James Watt and his Birmingham business partner Matthew Boulton had a strong association with mining in Cornwall.

Watt personally supervised the installation of an engine at Wheal Busy, by the village Chacewater (about five miles from Truro).

By 1790 it is estimated that 45 Boulton and Watt engines were at work at mines across Cornwall.

A number of the old mine buildings still remain – and you can visit the area on a “coast-to-coast” walk, promoted by Cornwall Council and the Cornish Mining World Heritage Site.

Download a leaflet here (PDF) – and look out for the “Coast-to-Coast” trail.

You’ll also find more visitor information on the Cornwall Council website.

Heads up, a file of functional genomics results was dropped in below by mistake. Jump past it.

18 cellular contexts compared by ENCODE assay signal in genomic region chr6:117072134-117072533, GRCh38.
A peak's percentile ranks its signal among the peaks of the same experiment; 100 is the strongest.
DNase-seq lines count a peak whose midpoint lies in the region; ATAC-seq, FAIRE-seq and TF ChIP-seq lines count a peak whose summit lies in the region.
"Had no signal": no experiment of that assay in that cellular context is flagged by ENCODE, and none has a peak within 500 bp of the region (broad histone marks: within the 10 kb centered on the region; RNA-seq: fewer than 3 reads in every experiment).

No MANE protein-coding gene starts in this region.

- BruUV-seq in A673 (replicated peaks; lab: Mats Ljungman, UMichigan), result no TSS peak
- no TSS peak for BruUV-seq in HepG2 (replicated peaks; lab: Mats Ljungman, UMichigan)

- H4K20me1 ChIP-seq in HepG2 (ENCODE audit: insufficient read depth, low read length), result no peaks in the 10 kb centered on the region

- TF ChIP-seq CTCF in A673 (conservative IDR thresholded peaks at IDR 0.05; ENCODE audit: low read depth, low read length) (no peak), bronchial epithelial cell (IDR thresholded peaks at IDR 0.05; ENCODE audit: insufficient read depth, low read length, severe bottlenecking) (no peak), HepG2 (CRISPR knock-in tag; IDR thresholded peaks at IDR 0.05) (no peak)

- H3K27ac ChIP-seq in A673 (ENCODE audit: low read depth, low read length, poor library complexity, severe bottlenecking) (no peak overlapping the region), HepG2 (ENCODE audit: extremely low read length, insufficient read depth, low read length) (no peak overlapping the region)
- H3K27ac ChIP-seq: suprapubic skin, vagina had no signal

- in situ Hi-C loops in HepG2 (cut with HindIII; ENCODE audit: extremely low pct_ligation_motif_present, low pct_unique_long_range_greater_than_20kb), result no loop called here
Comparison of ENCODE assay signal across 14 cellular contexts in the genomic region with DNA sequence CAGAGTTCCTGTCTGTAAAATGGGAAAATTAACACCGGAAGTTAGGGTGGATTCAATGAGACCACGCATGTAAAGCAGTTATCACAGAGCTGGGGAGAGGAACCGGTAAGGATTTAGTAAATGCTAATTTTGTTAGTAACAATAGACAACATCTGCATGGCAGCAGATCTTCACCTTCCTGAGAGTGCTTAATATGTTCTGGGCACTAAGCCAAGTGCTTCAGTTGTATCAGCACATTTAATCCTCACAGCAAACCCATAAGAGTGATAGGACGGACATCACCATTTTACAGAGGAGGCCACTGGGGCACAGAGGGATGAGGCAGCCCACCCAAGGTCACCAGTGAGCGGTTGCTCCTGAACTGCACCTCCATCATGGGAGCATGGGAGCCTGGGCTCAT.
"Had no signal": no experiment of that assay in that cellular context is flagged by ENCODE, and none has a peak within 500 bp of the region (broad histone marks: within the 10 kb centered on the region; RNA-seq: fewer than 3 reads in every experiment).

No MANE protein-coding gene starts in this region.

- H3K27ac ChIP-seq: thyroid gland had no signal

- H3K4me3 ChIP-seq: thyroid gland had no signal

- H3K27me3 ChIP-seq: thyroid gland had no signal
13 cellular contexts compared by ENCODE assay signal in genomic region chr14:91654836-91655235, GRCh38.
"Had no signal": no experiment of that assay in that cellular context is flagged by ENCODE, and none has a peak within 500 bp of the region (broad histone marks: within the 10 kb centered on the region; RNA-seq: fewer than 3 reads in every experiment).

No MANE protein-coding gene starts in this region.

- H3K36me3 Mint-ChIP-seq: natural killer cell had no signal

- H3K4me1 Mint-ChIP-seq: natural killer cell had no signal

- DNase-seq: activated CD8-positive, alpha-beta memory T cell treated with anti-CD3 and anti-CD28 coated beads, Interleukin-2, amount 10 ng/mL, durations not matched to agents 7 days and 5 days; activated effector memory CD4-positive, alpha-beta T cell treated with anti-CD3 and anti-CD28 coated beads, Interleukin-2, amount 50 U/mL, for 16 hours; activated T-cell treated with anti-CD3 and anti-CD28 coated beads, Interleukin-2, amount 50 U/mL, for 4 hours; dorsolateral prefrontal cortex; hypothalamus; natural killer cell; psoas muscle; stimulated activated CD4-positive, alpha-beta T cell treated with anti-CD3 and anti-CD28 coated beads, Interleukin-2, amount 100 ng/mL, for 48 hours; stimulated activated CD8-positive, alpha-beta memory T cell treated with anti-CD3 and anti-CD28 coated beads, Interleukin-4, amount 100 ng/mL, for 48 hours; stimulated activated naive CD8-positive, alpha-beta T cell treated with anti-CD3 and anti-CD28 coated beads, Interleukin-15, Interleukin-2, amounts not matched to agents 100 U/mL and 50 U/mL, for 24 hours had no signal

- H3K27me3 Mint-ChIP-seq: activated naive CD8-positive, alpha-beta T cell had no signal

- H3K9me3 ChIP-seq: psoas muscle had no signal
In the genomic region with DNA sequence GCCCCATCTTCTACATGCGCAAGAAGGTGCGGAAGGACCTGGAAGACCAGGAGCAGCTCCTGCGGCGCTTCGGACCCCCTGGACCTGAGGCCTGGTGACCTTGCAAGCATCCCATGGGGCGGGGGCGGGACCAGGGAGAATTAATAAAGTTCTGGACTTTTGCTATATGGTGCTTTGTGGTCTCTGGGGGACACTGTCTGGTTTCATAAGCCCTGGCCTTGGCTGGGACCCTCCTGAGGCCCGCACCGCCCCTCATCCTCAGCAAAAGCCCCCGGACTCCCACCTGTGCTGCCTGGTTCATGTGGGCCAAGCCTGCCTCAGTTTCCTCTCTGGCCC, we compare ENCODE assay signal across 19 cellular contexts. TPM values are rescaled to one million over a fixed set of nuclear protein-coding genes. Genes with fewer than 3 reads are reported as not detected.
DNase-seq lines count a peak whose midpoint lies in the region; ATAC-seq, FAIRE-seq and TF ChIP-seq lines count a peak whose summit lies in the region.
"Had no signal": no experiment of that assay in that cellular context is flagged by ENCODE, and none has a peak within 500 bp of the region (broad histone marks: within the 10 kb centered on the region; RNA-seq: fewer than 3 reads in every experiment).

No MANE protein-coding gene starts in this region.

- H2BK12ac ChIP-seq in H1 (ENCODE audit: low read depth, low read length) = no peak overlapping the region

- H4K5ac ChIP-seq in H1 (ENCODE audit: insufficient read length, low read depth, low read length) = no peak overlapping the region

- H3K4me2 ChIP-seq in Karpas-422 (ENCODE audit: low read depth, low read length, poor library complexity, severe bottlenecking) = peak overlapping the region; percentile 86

Watt also rented Cusgarne House – which still stands. It’s a short drive away from Wheal Busy and is now in private ownership.

The Cornwall and West Devon Mining Landscape was declared a UNESCO World Heritage Site in 2006. At the time of writing, the main website for the World Heritage Site is offline. However, you can plan a trip to Cornwall on the VisitCornwall site.

Top picture: Old Mine Workings at Wheal Busy, by Chacewater, Cornwall. Cropped version of an original picture by Tony Atkin. Creative Commons Attribution Share-alike license 2.0. More details here.